Anglo trial ‘shredder’ agrees to testify before committee

Kevin O’Connell to appear after watchdog’s report reviewed on FitzPatrick trial

Kevin O’Connell: “long been looking forward to the full set of facts” being heard. File photograph: Collins

Kevin O’Connell: “long been looking forward to the full set of facts” being heard. File photograph: Collins

 

A former investigator into Anglo Irish Bank whose shredding of papers contributed to the collapse the trial of the bank’s former chairman Seán FitzPatrick has agreed to testify before an Oireachtas committee.

Kevin O’Connell, former legal adviser to the Office of the Director of Corporate Enforcement (ODCE), has told the Joint Oireachtas Committee on Business, Enterprise and Innovation that he is happy to appear before it to offer his account of what happened.

He has said in correspondence this week that he is willing to testify after the committee has reviewed a 450-page report due to be submitted by his former boss, Ian Drennan, the Director of Corporate Enforcement. The report will set out the factors that led to the collapse of Mr FitzPatrick’s trial.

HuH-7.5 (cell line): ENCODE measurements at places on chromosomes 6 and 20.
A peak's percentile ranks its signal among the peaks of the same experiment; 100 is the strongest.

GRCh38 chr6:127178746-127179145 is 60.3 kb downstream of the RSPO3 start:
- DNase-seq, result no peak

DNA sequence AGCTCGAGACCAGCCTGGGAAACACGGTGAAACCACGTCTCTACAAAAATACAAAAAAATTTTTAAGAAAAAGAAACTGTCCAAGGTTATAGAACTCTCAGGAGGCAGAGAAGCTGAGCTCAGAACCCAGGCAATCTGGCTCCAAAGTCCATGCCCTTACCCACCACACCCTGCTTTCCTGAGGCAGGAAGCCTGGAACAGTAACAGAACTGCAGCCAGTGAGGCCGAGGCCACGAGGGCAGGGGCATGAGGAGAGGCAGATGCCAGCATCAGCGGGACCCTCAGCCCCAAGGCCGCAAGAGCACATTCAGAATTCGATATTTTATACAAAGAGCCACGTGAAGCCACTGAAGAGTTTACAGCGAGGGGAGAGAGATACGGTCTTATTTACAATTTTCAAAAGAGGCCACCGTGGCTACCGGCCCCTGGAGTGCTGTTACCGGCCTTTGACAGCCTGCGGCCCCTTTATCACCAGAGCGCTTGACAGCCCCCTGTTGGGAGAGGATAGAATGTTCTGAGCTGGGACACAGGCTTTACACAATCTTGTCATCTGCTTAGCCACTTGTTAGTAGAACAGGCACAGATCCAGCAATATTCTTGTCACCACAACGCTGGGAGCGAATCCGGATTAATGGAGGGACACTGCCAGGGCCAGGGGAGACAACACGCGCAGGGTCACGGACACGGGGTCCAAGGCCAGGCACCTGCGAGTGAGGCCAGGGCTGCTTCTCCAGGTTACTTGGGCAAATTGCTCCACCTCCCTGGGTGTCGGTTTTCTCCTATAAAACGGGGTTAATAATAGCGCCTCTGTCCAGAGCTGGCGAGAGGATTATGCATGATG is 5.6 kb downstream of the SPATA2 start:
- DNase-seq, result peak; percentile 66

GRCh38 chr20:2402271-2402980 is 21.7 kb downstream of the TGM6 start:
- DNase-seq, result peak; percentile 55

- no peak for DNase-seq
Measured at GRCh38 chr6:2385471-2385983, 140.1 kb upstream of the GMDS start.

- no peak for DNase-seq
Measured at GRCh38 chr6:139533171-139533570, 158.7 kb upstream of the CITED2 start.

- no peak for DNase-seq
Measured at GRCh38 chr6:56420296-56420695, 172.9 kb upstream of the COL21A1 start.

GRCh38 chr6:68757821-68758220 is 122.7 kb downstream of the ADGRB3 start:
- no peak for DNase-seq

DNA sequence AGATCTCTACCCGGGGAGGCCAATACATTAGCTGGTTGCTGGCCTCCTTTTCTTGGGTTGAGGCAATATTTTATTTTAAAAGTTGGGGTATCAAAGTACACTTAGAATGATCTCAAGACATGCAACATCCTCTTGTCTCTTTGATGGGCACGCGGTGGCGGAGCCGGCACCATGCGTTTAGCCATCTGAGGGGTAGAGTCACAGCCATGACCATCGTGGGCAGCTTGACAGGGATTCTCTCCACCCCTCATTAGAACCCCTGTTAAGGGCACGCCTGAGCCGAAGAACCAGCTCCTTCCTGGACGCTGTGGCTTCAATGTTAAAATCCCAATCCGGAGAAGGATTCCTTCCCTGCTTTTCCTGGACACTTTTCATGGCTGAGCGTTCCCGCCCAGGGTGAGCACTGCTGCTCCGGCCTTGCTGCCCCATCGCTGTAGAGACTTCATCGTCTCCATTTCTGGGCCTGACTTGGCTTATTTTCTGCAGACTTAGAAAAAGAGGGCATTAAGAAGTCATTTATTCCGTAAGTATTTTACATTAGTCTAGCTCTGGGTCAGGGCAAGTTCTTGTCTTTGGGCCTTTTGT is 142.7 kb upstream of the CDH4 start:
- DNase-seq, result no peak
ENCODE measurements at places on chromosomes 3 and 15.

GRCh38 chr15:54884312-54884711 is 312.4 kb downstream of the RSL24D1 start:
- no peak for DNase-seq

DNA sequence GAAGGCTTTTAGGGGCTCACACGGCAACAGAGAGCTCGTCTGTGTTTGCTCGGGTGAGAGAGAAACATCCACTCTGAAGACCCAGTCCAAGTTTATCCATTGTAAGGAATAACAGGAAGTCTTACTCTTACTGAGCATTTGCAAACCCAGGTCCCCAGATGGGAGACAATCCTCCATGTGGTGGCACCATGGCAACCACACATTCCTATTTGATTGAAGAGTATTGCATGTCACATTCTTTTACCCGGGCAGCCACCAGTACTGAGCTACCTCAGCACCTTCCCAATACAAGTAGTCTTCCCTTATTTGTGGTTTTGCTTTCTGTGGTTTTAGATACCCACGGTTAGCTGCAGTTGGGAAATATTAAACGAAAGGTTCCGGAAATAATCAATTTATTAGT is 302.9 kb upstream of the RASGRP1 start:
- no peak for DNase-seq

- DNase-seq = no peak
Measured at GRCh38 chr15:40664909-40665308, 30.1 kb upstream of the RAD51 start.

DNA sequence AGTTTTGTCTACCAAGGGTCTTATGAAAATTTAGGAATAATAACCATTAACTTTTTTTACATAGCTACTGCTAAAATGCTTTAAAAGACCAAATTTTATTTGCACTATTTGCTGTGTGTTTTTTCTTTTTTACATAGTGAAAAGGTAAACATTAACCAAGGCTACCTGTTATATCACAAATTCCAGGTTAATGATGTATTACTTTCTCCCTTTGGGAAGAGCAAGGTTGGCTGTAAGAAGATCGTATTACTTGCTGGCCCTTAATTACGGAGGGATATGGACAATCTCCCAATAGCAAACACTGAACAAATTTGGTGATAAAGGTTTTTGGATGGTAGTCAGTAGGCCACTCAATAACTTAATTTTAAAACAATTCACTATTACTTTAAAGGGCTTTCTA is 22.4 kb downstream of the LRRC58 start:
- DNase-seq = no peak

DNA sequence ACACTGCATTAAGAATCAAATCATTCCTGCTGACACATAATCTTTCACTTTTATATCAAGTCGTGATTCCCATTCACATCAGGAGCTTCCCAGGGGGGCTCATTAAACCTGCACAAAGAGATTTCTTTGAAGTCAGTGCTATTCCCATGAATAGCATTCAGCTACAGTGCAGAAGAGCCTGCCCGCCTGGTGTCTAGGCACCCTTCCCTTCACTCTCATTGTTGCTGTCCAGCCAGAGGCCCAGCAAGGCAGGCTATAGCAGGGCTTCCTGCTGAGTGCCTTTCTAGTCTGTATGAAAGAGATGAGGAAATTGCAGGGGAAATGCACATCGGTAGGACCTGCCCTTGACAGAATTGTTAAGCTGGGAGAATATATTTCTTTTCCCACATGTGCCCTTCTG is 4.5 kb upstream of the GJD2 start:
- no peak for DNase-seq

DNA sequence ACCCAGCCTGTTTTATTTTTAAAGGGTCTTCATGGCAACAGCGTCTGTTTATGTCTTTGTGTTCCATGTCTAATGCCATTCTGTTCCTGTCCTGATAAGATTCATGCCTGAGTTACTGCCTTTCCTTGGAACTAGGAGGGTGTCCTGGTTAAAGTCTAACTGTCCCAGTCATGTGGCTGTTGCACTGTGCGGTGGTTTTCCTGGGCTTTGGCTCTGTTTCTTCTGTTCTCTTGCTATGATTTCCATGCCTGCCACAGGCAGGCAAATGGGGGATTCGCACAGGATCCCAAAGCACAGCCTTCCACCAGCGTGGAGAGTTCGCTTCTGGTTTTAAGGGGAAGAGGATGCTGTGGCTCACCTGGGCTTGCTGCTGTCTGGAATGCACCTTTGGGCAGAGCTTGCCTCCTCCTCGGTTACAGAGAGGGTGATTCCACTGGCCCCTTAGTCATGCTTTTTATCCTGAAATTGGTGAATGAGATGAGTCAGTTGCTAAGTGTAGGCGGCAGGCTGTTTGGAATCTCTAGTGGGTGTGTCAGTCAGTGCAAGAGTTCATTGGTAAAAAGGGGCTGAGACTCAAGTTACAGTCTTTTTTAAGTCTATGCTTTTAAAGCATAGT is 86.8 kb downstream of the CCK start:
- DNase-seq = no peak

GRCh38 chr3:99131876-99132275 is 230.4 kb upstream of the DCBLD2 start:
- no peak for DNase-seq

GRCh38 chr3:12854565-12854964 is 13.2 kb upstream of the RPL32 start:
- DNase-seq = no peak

Fianna Fáil TD Mary Butler, chairwoman of the committee, confirmed that Mr O’Connell would be invited to give evidence at a later date.

Mr O’Connell, who no longer works at the ODCE, declined to comment.

Ian Drennan's report

The committee still had not received Mr Drennan’s report as of Wednesday due to concerns raised by the State’s corporate law watchdog over whether the submission would be covered by Dáil privilege protecting him from legal action from people named in the report.

Mr O’Connell wrote to the committee on February 12th telling them that he should not be solely blamed for the collapse of the trial and that he had “long been looking forward to the full set of facts” relating to “mistakes and errors on my part” and “on the part of others” being heard.

He said he had become “the personification of all that was considered wrong about the State’s dealing with that case”.

Mr Drennan told the committee during an appearance last month – his first since his appointment in 2012 – that the factors contributing to the collapse of the trial “extend well beyond” the failures within the ODCE.

Mr FitzPatrick was accused of furnishing false information to the bank’s auditors Ernst & Young, now EY, over his loans at the bank. He denied any wrongdoing. His first trial collapsed in 2015 after Mr O’Connell admitted shredding papers relevant to the case in “a panic”.

The judge directed an acquittal in a 2017 retrial over the ODCE’s mishandling of the investigation. The judge criticised the coaching of witnesses and contamination of evidence.